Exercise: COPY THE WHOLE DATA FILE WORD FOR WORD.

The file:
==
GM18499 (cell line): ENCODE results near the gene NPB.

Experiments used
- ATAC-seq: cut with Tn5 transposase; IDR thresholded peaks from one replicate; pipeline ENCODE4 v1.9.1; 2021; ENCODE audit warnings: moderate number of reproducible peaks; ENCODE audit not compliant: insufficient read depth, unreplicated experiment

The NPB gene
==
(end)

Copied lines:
GM18499 (cell line): ENCODE results near the gene NPB.

Experiments used
- ATAC-seq: cut with Tn5 transposase; IDR thresholded peaks from one replicate; pipeline ENCODE4 v1.9.1; 2021; ENCODE audit warnings: moderate number of reproducible peaks; ENCODE audit not compliant: insufficient read depth, unreplicated experiment

The NPB gene